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What Is a Public Network and Why Is It Dangerous?

You’ve probably heard that a public network such as public WiFi isn’t safe to connect to. At the same time, you’ll find dozens of apps dedicated to helping you find free WiFi. Even Facebook offers to help you find it if you enable the option in the app. It makes you second guess just what a public network is and which types are safe, and which aren’t.

Public Network

In simple terms a public network is a network, wireless or wired, that computers and devices you don’t trust are connected to. The term has been around for a while but Windows users are more familiar with it. In Windows 7, whenever you connect to a network, it asks you if it’s a public network, or a home network. The distinction that the OS draws between the two is that on a public network, you can’t trust all the other computers on it.

By this definition, public WiFi which forms a public wireless network isn’t safe. This also means a LAN at your university isn’t safe either even though it’s restricted to on-campus use. The same holds true for the free WiFi you use at airports and bus terminals. The free WiFi you use at your favorite coffee shop falls into this same category.

A private network, or as some might call it a ‘home’ network is one where you know every single computer and device that’s on it. The WiFi network at your home creates a private wireless network. Likewise, the WiFi network or the LAN at your workplace creates a private network as well.

File Sharing Over Public Networks

Generally speaking, both Windows and macOS do not allows systems to share files over public networks. macOS has a feature called AirDrop that lets you share files with anyone regardless if you’re on a public or private network but you need to enable that particular mode of sharing. By default, AirDrop on macOS restricts file sharing to your trusted contacts.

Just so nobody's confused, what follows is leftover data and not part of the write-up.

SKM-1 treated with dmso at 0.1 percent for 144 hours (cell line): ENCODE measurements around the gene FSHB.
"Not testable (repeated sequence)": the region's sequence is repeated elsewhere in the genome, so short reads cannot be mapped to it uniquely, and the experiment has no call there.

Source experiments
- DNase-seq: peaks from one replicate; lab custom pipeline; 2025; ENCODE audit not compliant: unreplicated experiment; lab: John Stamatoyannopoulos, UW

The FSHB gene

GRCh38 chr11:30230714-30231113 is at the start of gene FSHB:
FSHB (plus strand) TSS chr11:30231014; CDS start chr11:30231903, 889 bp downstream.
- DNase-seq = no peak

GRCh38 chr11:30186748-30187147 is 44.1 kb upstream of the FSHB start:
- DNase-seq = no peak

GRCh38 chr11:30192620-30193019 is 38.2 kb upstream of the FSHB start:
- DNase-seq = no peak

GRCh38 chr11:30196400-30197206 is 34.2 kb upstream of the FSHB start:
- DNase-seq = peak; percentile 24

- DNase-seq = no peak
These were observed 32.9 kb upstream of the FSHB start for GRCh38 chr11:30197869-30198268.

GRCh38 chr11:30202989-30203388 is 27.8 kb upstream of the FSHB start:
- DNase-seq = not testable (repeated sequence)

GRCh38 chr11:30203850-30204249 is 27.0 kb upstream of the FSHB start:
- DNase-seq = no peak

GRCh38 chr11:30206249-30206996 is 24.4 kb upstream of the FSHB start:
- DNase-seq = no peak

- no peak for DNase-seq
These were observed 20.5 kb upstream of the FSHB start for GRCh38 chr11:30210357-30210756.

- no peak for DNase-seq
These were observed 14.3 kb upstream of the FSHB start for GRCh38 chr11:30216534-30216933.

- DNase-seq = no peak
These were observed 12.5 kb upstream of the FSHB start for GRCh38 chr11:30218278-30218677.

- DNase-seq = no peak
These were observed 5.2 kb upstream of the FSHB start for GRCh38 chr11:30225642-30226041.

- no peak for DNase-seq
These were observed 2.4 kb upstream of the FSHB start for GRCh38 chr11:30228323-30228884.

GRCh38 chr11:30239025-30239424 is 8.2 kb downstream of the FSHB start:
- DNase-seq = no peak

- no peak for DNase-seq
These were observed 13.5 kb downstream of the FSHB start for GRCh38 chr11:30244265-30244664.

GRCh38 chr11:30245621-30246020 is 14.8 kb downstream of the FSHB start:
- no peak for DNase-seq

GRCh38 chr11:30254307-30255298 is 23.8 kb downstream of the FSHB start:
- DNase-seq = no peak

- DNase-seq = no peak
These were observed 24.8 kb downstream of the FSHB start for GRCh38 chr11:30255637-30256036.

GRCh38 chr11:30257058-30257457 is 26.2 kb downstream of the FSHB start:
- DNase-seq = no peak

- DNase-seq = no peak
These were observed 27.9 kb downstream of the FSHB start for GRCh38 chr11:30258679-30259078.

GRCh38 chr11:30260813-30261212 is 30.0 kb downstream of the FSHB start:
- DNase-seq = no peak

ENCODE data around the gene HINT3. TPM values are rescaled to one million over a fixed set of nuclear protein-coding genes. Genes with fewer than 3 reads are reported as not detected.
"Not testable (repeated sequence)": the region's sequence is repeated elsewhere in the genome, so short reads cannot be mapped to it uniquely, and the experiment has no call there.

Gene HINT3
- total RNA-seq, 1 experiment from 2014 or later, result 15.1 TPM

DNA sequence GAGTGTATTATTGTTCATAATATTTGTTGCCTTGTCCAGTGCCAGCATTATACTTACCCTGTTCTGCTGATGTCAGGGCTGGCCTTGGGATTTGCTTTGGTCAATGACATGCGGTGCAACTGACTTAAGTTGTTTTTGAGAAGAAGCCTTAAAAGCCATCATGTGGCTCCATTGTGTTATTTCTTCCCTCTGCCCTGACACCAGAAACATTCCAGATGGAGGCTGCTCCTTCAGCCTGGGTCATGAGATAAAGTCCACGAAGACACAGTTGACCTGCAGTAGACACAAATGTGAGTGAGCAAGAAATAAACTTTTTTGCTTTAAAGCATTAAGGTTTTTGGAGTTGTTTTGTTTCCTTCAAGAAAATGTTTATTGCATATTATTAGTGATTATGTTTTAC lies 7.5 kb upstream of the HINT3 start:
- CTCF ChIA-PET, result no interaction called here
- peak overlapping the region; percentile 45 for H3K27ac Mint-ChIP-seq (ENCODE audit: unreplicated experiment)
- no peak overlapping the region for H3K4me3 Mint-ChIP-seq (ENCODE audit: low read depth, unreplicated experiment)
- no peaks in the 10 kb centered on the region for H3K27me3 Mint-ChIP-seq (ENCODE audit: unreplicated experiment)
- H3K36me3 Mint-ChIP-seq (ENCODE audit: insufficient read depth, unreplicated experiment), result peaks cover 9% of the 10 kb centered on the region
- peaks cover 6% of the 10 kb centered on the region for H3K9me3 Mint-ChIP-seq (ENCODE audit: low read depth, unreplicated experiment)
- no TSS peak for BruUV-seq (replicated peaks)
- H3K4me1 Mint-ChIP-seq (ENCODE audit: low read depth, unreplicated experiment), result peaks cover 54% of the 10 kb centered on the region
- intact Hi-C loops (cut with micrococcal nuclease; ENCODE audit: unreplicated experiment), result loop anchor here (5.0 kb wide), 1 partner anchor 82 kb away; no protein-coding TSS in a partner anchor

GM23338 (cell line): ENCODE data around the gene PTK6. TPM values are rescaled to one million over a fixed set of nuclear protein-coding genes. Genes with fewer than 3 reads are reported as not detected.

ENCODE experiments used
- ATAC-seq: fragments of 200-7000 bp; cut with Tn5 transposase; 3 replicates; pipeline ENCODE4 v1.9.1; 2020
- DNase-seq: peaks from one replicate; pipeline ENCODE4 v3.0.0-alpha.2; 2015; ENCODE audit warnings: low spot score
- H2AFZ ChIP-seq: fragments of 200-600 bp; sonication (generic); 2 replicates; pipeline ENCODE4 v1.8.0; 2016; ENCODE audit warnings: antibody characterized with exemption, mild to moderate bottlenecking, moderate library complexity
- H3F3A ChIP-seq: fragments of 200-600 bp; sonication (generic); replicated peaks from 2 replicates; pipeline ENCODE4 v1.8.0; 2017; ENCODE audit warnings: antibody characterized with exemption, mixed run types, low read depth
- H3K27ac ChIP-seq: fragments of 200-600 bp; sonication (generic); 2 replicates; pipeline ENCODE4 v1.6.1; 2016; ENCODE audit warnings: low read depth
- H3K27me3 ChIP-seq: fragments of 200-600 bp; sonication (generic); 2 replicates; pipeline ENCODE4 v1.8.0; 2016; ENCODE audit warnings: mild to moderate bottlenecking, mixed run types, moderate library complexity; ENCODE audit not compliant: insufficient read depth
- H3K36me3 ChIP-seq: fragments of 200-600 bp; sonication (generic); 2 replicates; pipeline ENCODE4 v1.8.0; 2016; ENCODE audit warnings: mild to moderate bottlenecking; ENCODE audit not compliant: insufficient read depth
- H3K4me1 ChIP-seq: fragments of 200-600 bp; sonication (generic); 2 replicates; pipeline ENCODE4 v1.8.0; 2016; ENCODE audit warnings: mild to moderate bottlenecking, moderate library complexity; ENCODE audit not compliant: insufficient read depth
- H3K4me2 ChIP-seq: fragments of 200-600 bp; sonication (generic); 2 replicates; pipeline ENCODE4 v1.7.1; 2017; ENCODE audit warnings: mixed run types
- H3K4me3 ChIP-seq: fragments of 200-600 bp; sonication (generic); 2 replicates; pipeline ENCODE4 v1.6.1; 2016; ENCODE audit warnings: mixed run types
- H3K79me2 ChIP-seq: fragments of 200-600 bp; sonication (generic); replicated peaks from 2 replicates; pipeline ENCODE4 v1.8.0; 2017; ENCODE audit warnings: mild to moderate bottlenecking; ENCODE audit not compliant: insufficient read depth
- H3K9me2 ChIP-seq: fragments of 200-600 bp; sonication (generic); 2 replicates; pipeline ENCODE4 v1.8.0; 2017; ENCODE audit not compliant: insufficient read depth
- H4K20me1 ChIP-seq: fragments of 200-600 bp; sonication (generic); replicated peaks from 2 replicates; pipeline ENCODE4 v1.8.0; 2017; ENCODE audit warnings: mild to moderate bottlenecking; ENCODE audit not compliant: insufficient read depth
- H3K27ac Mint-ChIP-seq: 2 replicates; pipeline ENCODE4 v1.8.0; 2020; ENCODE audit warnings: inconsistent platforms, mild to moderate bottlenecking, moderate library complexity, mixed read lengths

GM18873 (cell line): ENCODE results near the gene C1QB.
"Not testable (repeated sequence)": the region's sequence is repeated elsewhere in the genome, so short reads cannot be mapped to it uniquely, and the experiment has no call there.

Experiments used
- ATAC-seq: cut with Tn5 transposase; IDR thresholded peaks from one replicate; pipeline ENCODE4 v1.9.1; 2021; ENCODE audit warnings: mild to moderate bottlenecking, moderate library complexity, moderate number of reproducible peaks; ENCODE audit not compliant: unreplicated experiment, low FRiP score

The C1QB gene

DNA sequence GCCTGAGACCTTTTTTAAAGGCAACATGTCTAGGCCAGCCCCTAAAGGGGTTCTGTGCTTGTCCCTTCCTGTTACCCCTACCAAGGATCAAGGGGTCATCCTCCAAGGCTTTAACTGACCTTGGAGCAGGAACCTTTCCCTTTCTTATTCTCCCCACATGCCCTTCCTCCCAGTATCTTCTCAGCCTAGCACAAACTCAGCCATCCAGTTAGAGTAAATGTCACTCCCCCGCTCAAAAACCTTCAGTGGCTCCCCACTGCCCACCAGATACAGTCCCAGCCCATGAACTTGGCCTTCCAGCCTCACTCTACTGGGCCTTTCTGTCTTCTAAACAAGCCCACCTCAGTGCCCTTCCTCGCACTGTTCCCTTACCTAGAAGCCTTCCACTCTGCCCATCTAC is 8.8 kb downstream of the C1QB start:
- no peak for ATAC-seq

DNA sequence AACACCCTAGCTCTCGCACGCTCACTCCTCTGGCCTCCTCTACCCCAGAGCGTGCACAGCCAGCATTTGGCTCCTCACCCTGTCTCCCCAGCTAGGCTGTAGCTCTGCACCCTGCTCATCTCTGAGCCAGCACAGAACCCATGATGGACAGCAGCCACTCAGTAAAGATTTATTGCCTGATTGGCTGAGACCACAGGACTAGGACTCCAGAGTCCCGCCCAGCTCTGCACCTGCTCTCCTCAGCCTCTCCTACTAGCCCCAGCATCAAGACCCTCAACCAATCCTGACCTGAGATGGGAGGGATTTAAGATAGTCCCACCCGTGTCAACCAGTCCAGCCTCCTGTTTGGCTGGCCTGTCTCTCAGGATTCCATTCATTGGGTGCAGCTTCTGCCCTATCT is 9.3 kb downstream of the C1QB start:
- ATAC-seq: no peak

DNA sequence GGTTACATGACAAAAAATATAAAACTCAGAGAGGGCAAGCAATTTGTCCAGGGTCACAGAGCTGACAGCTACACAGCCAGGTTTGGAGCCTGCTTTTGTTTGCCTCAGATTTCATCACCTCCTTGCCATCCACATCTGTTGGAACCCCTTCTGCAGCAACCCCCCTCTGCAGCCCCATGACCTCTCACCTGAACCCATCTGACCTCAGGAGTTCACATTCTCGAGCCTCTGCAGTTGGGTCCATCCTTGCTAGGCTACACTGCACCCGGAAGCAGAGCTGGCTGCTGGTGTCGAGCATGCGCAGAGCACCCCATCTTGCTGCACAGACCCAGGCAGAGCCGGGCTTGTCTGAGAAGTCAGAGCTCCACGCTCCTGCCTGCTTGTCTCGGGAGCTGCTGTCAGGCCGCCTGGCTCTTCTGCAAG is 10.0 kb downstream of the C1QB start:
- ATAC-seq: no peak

The Windows 10 Spring Update is expected to add a similar feature called Nearby Sharing. It too will let you share files with anyone on the same network however, it has safety features that prevent unknown systems from sending you files.

File sharing over a public network is generally considered dangerous not just because the files can be malicious but also because your system is somewhat open and more accessible when it is visible on the network to everyone else. If you want to share files over a public network, it’s best to use cloud drives instead of sending files over the network itself, or to use a secure sharing method like AirDrop on macOS.

Staying Safe

There are a few basic things you ought to do to keep yourself reasonably safe on a public network.

Disable Sharing & Discovery

To stay safe on a public network, you should first and foremost, disable sharing over the network. On Windows 10, you can do this from the Settings app under Network & Internet>Status. Here you will find several network settings that you can manage, including one for Sharing.

Click it, and it will take you to the Control Panel where you can disable network discovery and sharing.

On macOS, you can disable sharing and discovery from the System Preferences under Sharing. While you’re at it, restrict AirDrop or maybe keep it off unless you need it.

Enable Firewall

All operating systems come with a firewall that protects your system from threats on the network. On Windows 10, this firewall is Windows Defender which some users are tempted to turn off. Whatever OS you’re on, make sure you’ve enabled the firewall if you connect to public networks often.


A VPN is a reasonably good way to protect your system from malicious network traffic. A good VPN will encrypt your web requests and that in turn will give you better security. Your activity will be segregated so while you’re on a public network, you will be using it from a private one. If someone were to attempt to access your system, they’d have to get through an extra layer of security.

Updated Browsers & Safe Browsing

A threat over a public network usually comes from other systems and devices but it can also come from accessing unsafe websites or from using an outdated browser. Make sure your browser is up to date so that it can provide you basic protection and stick to visiting reliable websites that use HTTPS.

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